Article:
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The effects of mono-unsaturated and saturated fatty acids in the diet on milk-fat secretion in the cow

Published online by Cambridge University Press:  01 June 2009

W. Steele
Affiliation:
Department of Agriculture, The University, Reading
J. H. Moore
Affiliation:
National Institute for Research in Dairying, Shinfield, Reading

Summary

The effects of the addition of either 5 or 10% ‘oleic acid’ (78% pure) or 10% of a mixture of saturated fatty acids (64% palmitic acid, 31% stearic acid) to the dietary concentrate mixture on the yield and composition of the milk and milk fat and on the pattern of fermentation in the rumen were investigated in a feeding experiment with 8 cows in mid-lactation. The concentrate mixtures were given with a high-roughage diet that supplied 9·1 kg of hay/day.

The addition of 5% ‘oleic acid’ to the concentrate mixture resulted in increased yields of milk and solids-not-fat (SNF); the percentage of fat in the milk was decreased but the yield of milk fat was unaltered. The addition of 10% ‘oleic acid’ to the concentrate mixture decreased both the yield and percentage of fat in the milk. In contrast, the concentrate mixture containing 10% of the mixture of saturated fatty acids increased the yield of milk fat.

When the concentrate mixture containing 5% ‘oleic acid’ was given to the cows, the yields and percentages of the fatty acids from 4:0 to 16:0 (except 12:0) in the milk fat were decreased, but the yields and percentages of 18:0 and 18:1 were increased. Similar but more pronounced effects on the yields and percentages of the fatty acids from 4:0 to 16:0 (except 12:0) in the milk fat were observed when the cows were given the concentrate mixture containing 10% ‘oleic acid’, but under these dietary conditions the yield and percentage of only 18:1 in the milk fat were increased. The addition of the mixture of saturated fatty acids to the concentrate mixture decreased the percentages of the fatty acids from 4:0 to 14:0 (except 12:0) in the milk fat but decreased the yields of only 10:0 and 14:0; the yields and percentages of 16:0 and 18:1 were increased.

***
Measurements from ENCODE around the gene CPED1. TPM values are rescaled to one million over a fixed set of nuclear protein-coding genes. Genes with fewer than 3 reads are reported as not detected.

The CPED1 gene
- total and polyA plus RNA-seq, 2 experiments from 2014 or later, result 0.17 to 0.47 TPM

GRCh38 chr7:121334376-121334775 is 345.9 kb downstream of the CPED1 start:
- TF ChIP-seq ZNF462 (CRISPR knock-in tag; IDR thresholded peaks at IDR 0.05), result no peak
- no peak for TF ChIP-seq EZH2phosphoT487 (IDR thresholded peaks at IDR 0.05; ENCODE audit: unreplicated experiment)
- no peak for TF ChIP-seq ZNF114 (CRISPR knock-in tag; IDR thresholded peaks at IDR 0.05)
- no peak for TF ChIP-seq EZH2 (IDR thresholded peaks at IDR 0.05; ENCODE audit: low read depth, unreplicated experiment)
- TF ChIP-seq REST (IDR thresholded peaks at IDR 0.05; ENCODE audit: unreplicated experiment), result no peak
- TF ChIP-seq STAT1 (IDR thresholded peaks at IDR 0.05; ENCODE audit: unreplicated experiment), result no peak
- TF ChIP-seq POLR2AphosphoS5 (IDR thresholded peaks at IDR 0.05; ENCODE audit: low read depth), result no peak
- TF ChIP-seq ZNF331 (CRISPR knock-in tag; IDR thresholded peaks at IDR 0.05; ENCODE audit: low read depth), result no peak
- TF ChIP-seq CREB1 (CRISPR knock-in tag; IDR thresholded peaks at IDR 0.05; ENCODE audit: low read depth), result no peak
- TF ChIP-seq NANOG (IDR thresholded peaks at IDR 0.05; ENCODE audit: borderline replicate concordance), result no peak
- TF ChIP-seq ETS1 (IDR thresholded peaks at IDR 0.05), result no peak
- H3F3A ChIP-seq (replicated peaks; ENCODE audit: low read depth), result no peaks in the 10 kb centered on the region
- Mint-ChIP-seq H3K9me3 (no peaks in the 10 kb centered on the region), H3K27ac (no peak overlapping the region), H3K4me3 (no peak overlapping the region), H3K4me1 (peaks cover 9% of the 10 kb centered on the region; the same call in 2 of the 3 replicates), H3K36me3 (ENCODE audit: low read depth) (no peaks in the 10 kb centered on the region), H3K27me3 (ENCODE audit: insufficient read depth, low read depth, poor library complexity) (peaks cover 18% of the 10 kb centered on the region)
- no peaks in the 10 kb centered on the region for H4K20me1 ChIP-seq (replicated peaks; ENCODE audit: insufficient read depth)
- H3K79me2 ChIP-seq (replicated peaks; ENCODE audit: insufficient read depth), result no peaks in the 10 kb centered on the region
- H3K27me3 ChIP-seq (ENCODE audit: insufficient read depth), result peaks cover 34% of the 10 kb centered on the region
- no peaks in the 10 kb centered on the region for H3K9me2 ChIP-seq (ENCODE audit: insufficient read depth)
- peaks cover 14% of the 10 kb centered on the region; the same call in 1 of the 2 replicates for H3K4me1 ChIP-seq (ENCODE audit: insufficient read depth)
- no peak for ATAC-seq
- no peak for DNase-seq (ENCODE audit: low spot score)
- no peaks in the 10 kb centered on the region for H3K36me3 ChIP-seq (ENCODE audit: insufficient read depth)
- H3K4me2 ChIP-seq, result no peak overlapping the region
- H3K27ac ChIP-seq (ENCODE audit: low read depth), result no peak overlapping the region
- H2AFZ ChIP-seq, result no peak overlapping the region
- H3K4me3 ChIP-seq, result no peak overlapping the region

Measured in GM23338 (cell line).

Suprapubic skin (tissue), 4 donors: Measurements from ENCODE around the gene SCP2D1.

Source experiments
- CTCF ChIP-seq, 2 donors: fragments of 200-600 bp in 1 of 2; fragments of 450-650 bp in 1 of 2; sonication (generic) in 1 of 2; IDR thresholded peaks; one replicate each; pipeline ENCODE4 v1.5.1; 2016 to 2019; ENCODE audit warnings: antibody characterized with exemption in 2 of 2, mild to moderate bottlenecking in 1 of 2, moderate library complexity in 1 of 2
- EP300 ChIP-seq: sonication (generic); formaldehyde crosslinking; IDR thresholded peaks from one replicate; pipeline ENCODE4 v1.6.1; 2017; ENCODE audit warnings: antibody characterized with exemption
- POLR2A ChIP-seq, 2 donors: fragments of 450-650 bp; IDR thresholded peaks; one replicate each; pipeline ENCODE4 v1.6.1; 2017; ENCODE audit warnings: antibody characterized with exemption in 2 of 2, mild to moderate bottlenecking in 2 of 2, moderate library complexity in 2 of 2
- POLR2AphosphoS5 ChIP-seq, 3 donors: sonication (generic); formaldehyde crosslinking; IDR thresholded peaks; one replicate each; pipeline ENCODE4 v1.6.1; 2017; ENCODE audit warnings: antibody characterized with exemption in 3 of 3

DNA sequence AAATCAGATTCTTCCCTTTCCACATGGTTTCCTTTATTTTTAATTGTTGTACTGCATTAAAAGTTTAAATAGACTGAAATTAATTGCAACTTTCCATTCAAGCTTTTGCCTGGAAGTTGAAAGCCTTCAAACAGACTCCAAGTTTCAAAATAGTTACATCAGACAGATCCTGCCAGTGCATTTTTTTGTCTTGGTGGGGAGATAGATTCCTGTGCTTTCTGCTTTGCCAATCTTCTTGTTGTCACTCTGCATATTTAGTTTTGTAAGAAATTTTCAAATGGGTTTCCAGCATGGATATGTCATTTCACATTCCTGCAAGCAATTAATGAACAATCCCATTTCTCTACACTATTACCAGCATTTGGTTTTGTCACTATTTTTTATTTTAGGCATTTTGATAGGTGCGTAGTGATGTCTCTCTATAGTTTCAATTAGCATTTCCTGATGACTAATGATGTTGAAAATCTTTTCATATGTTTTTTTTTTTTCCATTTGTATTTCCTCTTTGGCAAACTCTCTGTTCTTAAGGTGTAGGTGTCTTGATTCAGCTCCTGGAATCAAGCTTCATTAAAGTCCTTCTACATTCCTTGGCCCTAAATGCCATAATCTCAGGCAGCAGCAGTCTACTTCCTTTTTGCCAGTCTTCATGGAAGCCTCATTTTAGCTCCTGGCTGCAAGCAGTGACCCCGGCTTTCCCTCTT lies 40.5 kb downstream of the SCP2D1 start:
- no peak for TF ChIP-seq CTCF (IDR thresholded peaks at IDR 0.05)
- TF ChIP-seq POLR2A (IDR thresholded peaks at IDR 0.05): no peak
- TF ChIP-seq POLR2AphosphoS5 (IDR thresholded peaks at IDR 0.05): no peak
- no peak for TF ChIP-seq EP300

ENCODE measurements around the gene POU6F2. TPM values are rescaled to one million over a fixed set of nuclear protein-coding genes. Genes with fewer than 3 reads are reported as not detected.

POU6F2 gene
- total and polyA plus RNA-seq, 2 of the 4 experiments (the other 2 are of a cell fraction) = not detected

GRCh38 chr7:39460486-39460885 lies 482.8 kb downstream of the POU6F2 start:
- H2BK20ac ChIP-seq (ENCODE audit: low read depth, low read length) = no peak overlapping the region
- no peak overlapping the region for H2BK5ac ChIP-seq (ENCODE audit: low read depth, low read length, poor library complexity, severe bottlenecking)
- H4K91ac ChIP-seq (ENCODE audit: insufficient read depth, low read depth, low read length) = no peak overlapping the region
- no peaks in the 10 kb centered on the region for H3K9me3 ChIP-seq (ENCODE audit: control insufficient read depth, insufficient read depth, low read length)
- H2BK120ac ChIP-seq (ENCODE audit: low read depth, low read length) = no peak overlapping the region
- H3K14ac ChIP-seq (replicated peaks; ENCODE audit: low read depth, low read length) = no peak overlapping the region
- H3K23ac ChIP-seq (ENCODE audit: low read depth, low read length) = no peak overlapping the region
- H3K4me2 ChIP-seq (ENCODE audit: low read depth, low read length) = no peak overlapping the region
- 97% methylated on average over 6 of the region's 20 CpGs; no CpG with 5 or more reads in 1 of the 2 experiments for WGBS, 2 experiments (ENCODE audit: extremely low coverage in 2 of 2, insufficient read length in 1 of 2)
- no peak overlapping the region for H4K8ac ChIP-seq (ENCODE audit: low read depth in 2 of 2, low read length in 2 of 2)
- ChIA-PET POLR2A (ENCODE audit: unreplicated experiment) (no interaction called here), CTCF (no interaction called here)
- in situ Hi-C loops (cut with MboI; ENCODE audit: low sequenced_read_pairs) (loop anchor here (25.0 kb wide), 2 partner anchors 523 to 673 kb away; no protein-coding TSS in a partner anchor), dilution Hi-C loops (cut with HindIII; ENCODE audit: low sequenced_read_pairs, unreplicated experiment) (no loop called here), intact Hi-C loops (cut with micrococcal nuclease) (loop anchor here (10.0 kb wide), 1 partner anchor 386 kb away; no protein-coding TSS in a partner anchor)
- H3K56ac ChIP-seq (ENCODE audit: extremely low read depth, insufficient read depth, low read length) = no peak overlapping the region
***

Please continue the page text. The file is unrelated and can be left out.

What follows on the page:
When the cows were given the concentrate mixture containing 5% ‘oleic acid’ there was a small but significant decrease in the acetic acid:propionic acid ratio in the rumen liquor. A similar but more pronounced change in the acetic acid:propionic acid ratio in the rumen liquor was observed when the cows were given the concentrate mixture containing 10% ‘oleic acid’, but in this instance there was a significant reduction in the concentration of total volatile fatty acids in the rumen liquor. Apart from a small increase in the relative proportion of propionic acid, the addition of the mixture of saturated fatty acids to the concentrate mixture had no effect on the concentrations of volatile fatty acids in the rumen liquor.

Type
Original Articles
Copyright
Copyright © Proprietors of Journal of Dairy Research 1968

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References

Annison, E. F., Linzell, J. L., Fazakerley, S. & Nichols, B. W. (1967). Biochem. J. 102, 637.CrossRefGoogle Scholar
Barry, J. M., Bartley, W., Linzell, J. L. & Robinson, D. S. (1963). Biochem. J. 89, 6.CrossRefGoogle Scholar
Cochran, W. G. & Cox, G. M. (1957). Experimental Designs, 2nd edn.London: John Wiley and Sons Ltd.Google Scholar
Farquhar, J. W., Insull, W., Rosen, P., Stoffel, W. & Ahrens, E. H. (1959). Nutr. Rev. 17, suppl.Google Scholar
Moore, J. H. & Steele, W. (1968). Proc. Nutr. Soc. 27, 66.CrossRefGoogle Scholar
Steele, W. & Moore, J. H. (1968 a). J. Dairy Res. 35, 223.CrossRefGoogle Scholar
Steele, W. & Moore, J. H. (1968 b). J. Dairy Res. 35, 343.CrossRefGoogle Scholar
Storry, J. E., Rook, J. A. F. & Hall, A. J. (1967). Br. J. Nutr. 21, 425.CrossRefGoogle Scholar
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